What’s good OTA Nation?

If you’ve seen my videos lately, you know that I’ve been training some elite baseball players the last few off seasons.

These guys have seen great increases in all their numbers from their hitting velocity to their vertical jump to the amount of homers they hit.

This is due to an increase in their power output which has translated smoothly to their on the field performance.

Lots of coaches are afraid to work on raw power output when it comes to baseball players because they’re afraid they’ll get injured.

They’re more focused on fixing shoulder imbalances and working on mobility, which definitely has its place in offseason training.

However, when you train a player to increase their power output, you’ll see a smooth translation to their game.

The core is one of the most important components to work on with a baseball player.

This is because they need to translate energy through their torso as efficiently as possible.

Whether their hitting or throwing they’re translating power from their lower body to their upper body to create a powerful swing or throw.

What I want to do is increase the explosiveness in their torso so that they transfer energy more efficiently and are more effective on the field.

So today, I wanted to share my core training protocol for baseball players.

The Protocol

Let’s say I have a baseball player for three months.

During the first month, I’m focusing on bringing their spine back to a neutral position.

I’m doing the best I can to fix the structural imbalances they created during the season.

Imagine that a baseball player is a wash cloth.

During the season, as they throw and hit, their torso gets twisted and wrung out.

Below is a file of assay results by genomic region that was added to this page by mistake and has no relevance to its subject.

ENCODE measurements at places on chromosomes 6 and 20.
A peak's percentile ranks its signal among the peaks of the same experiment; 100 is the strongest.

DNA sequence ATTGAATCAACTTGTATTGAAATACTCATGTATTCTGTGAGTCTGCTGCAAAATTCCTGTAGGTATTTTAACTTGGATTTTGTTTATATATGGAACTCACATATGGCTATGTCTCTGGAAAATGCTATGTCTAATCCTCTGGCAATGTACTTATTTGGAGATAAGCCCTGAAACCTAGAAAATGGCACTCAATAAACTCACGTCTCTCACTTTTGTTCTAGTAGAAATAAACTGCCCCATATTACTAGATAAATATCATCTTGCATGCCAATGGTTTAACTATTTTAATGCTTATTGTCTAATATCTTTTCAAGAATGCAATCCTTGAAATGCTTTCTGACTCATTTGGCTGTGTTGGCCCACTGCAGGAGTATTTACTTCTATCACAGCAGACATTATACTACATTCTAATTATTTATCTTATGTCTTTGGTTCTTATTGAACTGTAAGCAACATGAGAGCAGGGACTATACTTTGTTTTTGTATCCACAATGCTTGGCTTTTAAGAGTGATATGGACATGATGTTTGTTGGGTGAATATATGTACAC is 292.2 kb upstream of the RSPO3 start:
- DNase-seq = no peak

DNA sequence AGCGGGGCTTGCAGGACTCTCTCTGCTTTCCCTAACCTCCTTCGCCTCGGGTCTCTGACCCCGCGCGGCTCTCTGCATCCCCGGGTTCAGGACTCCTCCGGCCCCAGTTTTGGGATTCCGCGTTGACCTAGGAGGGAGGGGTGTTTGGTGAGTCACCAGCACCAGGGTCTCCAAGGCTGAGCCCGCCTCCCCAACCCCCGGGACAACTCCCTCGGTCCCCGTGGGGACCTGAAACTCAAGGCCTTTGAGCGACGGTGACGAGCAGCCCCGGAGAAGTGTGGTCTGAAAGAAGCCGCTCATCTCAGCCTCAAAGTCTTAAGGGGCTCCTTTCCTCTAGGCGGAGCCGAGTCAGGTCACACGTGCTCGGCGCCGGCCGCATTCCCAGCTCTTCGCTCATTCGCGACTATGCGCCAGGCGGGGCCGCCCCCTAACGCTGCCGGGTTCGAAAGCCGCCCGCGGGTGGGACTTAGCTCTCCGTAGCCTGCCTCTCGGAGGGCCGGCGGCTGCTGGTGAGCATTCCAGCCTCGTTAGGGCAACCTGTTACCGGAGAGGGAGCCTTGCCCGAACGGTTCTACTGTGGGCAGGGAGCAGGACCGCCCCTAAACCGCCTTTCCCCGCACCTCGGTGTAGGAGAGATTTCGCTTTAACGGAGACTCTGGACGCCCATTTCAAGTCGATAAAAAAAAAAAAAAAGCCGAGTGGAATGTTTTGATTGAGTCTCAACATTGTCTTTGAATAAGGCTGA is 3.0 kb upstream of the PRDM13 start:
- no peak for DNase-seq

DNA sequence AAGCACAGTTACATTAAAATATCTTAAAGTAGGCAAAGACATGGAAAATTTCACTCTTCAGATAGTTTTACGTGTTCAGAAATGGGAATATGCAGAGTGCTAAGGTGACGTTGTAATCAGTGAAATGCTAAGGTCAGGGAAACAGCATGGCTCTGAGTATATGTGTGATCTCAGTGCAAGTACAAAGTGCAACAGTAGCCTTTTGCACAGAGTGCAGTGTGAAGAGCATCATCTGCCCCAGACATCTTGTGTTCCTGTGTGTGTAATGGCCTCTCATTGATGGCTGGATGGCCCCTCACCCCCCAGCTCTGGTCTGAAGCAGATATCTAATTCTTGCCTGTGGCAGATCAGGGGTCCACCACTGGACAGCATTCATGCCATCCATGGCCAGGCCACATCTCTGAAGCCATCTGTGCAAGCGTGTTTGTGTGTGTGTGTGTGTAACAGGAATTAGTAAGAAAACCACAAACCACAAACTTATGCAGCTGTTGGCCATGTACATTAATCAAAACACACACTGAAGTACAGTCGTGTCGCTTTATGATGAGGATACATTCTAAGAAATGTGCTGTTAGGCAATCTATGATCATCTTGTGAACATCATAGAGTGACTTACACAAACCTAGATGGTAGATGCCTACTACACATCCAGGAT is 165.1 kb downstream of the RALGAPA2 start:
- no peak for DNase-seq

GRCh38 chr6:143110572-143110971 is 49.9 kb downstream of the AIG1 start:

My goal in the first month is to unwring them, or untwist them.

So if they’re a right handed hitter, I’m doing every movement to the opposite side.

If I do want them to work both sides, I’ll do double the reps on their weak side.

This helps, but won’t cure, the imbalances that they created during the season.

If I can align my players better, they’ll be able to produce more power and torque through their torso.

The second month is all about stabilization.

I’m going to use a lot of planks and other stabilization movements.

One that I use a lot is the cable anti-rotation.

You can see it at 3:12

Throughout the whole movement you’re statically contracting your core.

Then you’re going to pull the weight across your body without rotating and keeping your core tight throughout the whole movement.

Another that I commonly use during the second phase is a Pallof press.

You can see it at 3:38

We’re going to use a resistance band for this exercise.

You’re going to bring your feet right under your shoulders.

This puts more stress on the core as opposed to a wider stance that creates a more stable base.

Pull the band straight to the middle of your chest, then press out.

It’s important that you’re staying tall and not leaning to the left or right and your spine should be vertical.

The press out forces you to increase the stabilization in your core and makes it a great addition to the second phase.

The third month will be peak phase.

In the third month I’m going to prepare them to translate all the newly acquired power and stabilization onto the baseball field.

During this month, I love to use wood chops as well as ballistic movements such as a medicine ball side toss variation that is more related to baseball.

On all of these exercises I’m trying to produce as much force as I possibly can in order to get the most bang for my buck.

I’ve found this protocol to be very effective with my baseball players.

I don’t have much time with them in the offseason, but with this protocol, I find that it’s very effective and efficient when I do have time with them.

Give this a shot and let me know your thoughts in the comments .


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